Once a year, the chiefs of the largest giant tribes on Faerûn make a pilgrimage to the Twilight Vale where the Twilight Spirit appears to them, asking for their help in fulfilling the prophecy of the return of Annam All-Father. The Twilight Spirit appears as a very large, shadowy giant, whose identity is not known.
Giants were inhabiting Abeir-Toril before any of the other humanoid or demihuman races. The first of their kind and the source of the entire species were the sons of Annam All-Father and his wife Othea, who settled on the planet to form a kingdom known as Ostoria. Each of his sons led to a different type of giant.
The giants were soon at war with the dragons. This conflict was to last for over a thousand years. There are differing accounts of its conclusion, although the giants believe it was a result of a stalemate in a game of wah-ree between Annam and the dragon god, while dwarven accounts say that the dragons needed to declare peace to conduct a civil war in which the metallic dragons fought the chromatic dragons.
A true giant is one who can trace its lineage back to Annam All-Father and Othea.
- Cloud giant
- A giant race that believes itself superior to all other giants, with the exception of storm giants.
- Two-headed giants.
- Fire giant
- A militaristic giant that looks somewhat like a huge red dwarf.
- Frost giant
- A giant who lives in areas frozen year-round and participates in raids.
- Hill giant
- A selfish giant inhabiting hilly regions.
- Stone giant
- A shy giant that is nevertheless dangerous when aroused to anger.
- Storm giant
- A gentle giant that lives mainly in mountains, enchanted cloud islands, or underwater.
- The largest of the giants but long ago left for another plane.
Further giant speciesEdit
These are other giant subraces found throughout Faerûn. When turned to life as incarnate constructs, large-sized or larger artificial humanoids, such as golems, are also defined as giants.
- Craa'Ghoran giant
- Rare stone giant offshoots created when earth elemental energy warped and twisted their ancestors. They can glide and walk right through stone like earth elementals and raise walls of stone from the ground with their supernatural powers. They resemble tanned, bestial and deformed versions of stone giants.
- Desert giant
- Death giant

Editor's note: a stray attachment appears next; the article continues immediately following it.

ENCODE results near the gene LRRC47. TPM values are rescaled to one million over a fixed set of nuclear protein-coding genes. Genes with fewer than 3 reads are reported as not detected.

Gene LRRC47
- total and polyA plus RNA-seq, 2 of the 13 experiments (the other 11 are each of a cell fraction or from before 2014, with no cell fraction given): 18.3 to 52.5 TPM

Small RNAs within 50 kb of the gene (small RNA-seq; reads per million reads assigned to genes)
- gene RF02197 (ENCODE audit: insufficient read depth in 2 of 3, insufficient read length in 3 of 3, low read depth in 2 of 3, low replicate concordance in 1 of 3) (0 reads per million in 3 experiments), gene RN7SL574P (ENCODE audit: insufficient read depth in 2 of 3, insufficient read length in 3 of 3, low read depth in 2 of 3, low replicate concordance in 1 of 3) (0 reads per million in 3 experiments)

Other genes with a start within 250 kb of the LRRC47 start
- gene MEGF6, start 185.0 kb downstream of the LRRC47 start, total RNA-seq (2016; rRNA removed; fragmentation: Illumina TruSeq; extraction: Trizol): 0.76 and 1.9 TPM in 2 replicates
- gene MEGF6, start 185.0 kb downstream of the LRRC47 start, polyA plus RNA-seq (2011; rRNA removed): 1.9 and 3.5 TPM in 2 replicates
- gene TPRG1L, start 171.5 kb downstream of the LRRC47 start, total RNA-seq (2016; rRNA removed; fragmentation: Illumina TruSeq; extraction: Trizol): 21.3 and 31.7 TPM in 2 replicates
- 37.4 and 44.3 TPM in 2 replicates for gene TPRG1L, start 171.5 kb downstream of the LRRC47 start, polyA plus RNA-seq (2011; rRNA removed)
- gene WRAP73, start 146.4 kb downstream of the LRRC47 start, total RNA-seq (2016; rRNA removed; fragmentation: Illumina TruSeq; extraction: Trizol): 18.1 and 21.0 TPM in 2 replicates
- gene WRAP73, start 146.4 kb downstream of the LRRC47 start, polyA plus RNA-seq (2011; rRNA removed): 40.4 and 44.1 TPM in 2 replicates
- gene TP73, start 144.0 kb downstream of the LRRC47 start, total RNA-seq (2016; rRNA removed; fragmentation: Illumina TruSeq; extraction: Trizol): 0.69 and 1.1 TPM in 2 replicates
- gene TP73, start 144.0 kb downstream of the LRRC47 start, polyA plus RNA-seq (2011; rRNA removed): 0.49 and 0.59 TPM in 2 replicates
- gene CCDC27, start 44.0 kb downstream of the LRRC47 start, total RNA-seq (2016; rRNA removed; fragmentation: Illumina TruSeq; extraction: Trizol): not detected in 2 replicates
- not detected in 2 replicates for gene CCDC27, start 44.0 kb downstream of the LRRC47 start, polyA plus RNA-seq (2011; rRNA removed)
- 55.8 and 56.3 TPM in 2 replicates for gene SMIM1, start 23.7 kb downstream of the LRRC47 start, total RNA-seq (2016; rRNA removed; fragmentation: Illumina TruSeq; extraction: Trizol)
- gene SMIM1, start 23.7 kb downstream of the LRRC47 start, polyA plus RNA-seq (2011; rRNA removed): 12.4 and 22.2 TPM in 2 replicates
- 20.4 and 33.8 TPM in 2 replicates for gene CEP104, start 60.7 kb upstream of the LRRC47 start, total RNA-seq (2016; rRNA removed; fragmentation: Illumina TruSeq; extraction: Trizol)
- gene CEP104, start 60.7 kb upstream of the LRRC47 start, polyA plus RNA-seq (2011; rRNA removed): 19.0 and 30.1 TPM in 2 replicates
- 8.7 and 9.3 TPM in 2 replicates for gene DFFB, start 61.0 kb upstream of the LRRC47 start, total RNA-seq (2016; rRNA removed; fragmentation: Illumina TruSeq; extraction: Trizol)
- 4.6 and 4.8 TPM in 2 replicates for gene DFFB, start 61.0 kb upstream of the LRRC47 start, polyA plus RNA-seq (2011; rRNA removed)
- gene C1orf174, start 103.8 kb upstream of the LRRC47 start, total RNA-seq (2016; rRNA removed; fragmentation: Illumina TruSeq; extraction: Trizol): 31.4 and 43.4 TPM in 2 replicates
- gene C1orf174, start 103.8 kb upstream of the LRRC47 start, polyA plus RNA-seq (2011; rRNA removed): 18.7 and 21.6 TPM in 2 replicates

- Once elemental beings, Death giants relocated to the Shadowfell, where they evolved as soul-harvesting creatures. They now have little or no ties to the Elemental Chaos and rarely associate with other kinds of giants.
- Eldritch giant
- These ancient giants spend their years seeking out fragments of knowledge.
- An elven giant that is amongst the smallest species of giant.
- Jungle giant
- Ocean giant
- A merfolk-like giant that can assume a more humanoid form to walk on land.
- Reef giant
- Sand giant
- A people of disciplined, honorable giant desert dwellers who live in stable communities which are often isolated.
- Sun giant
- A grim, nomadic desert-dwelling giant that survives by raising livestock.
- ↑ Skip Williams, Jonathan Tweet, Monte Cook (July 2003). Monster Manual 3.5. (Wizards of the Coast), pp. 119–125. ISBN 0-7869-2893-X.
- ↑ Mike Mearls, Stephen Schubert, James Wyatt (June 2008). Monster Manual 4th edition. (Wizards of the Coast), pp. 120–125. ISBN 978-0-7869-4852-9.
- ↑ Ray Winninger (August 1995). Giantcraft. (TSR, Inc), p. 18. ISBN 0-7869-0163-2.
- ↑ 4.0 4.1 Ray Winninger (August 1995). Giantcraft. (TSR, Inc), p. 23. ISBN 0-7869-0163-2.
- ↑ 5.0 5.1 5.2 Ray Winninger (August 1995). Giantcraft. (TSR, Inc), p. 13. ISBN 0-7869-0163-2.
- ↑ 6.0 6.1 Ray Winninger (August 1995). Giantcraft. (TSR, Inc), p. 25. ISBN 0-7869-0163-2.
- ↑ Ray Winninger (August 1995). Giantcraft. (TSR, Inc), pp. 17–18. ISBN 0-7869-0163-2.
- ↑ 8.0 8.1 Ray Winninger (August 1995). Giantcraft. (TSR, Inc), p. 30. ISBN 0-7869-0163-2.
- ↑ Ray Winninger (August 1995). Giantcraft. (TSR, Inc), p. 14. ISBN 0-7869-0163-2.
- ↑ 10.0 10.1 10.2 Ray Winninger (August 1995). Giantcraft. (TSR, Inc), p. 15. ISBN 0-7869-0163-2.
- ↑ 11.0 11.1 11.2 Ray Winninger (August 1995). Giantcraft. (TSR, Inc), p. 26. ISBN 0-7869-0163-2.
- ↑ 12.0 12.1 12.2 Ray Winninger (August 1995). Giantcraft. (TSR, Inc), p. 16. ISBN 0-7869-0163-2.
- ↑ Ray Winninger (August 1995). Giantcraft. (TSR, Inc), p. 41. ISBN 0-7869-0163-2.
- ↑ Ray Winninger (August 1995). Giantcraft. (TSR, Inc), p. 27. ISBN 0-7869-0163-2.
- ↑ 15.0 15.1 15.2 Ray Winninger (August 1995). Giantcraft. (TSR, Inc), p. 7. ISBN 0-7869-0163-2.
- ↑ 16.0 16.1 Ray Winninger (August 1995). Giantcraft. (TSR, Inc), p. 9. ISBN 0-7869-0163-2.
- ↑ Ray Winninger (August 1995). Giantcraft. (TSR, Inc), p. 12. ISBN 0-7869-0163-2.